• Interesting title. Even Christians who accept evolution, generally suppose that humans possess “souls” which other animals (even other primates) lack. In other words, they want there to be a disconnect, when there is continuity. (For example, some people think God added a soul to some already-evolved prehistoric hominid, whom we call Adam. But of course there was never such a bottleneck that our ancestors were reduced to a single mated pair, and it’s hard to imagine any concrete change that could be accomplished in a single generation.) I wonder how Enns handles this.

      • That book isn’t really so much about evolution as much as it is about Biblical interpretation. Enns isn’t a scientist, he’s a theologian. The point he makes again and again is that the Biblical authors weren’t really interested in answering the question of how all humanity came into being as much as they were interested in answering who the Jewish people were/are.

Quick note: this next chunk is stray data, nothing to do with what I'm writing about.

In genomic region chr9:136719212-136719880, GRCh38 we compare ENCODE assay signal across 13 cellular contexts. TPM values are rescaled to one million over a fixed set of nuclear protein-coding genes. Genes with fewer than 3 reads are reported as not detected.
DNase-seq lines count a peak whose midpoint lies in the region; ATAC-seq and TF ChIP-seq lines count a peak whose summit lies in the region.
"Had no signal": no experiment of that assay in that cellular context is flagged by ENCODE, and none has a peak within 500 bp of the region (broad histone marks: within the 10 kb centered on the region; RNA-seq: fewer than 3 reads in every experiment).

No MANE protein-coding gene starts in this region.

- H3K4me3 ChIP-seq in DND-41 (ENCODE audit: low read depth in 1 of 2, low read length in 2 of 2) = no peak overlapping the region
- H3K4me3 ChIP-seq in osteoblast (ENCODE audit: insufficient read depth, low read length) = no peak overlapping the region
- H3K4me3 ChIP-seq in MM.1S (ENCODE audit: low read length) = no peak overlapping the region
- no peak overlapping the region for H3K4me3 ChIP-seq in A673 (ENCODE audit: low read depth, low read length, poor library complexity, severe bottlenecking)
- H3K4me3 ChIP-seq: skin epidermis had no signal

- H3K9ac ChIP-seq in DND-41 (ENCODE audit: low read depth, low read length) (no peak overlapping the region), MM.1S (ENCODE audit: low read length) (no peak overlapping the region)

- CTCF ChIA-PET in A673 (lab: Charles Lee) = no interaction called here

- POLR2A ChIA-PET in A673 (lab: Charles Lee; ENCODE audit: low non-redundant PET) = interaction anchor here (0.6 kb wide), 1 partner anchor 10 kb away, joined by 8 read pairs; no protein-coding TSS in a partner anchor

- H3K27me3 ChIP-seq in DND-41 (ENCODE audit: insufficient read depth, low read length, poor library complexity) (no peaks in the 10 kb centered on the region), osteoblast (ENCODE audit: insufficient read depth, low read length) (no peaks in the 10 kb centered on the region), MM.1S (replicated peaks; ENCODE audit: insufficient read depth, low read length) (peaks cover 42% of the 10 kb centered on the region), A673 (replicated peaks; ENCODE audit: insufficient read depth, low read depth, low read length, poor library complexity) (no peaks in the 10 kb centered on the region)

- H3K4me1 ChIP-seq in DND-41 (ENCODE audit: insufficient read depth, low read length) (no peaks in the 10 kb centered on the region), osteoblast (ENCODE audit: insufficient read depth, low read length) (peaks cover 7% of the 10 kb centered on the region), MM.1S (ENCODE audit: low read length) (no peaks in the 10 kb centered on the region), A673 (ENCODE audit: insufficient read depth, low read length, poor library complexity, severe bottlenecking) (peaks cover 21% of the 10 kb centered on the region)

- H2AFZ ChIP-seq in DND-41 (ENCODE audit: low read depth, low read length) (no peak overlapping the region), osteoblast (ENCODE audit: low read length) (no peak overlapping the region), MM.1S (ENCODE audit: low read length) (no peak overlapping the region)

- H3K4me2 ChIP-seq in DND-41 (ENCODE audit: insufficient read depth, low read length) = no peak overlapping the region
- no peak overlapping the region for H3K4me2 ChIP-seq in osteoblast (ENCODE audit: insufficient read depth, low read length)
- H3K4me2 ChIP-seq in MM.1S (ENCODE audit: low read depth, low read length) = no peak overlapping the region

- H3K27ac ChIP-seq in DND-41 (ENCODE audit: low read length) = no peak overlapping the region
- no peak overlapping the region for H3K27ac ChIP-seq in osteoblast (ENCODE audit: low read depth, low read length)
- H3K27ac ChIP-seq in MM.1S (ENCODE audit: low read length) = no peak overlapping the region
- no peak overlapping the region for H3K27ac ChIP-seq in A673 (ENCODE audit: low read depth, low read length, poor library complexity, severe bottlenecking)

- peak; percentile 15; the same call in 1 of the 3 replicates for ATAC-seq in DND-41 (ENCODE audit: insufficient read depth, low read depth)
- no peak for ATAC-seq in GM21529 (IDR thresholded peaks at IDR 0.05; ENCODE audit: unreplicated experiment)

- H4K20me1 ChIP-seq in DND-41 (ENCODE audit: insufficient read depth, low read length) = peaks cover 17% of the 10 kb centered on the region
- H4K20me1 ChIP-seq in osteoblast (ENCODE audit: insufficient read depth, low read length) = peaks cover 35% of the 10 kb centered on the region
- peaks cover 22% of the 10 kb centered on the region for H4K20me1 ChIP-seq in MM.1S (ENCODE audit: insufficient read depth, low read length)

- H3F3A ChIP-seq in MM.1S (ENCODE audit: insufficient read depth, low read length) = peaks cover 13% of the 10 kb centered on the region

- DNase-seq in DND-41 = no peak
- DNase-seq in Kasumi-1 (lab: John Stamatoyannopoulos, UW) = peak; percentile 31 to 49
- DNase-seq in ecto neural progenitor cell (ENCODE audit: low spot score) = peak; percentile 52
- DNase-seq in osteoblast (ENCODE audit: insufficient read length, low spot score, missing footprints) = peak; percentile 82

• Thanks for the description. Yes, the beginning of Genesis basically sets the stage by recounting the origin of everything the editors could think of–the world, life, humanity, clothes, death, childbirth, work, the agriculture vs. pastoral conflict, different languages, various neighboring peoples (whose origins are usually presented in an uncomplimentary way)… To what degree these stories were believed to be true (whether by their authors, editors, or audiences) is a difficult question, but the fact that many stories are told twice indicates to me a certain hesitancy. And even ancient commentators noticed various plot holes (such as the origin of Cain’s wife) which they sometimes found creative ways to fill. But certainly the focus is on the Patriarchs (in Genesis), the Torah (in the five books of Moses), and the rocky relationship between Israel and God (in the OT generally), with the return from Babylonian exile as kind of the finale.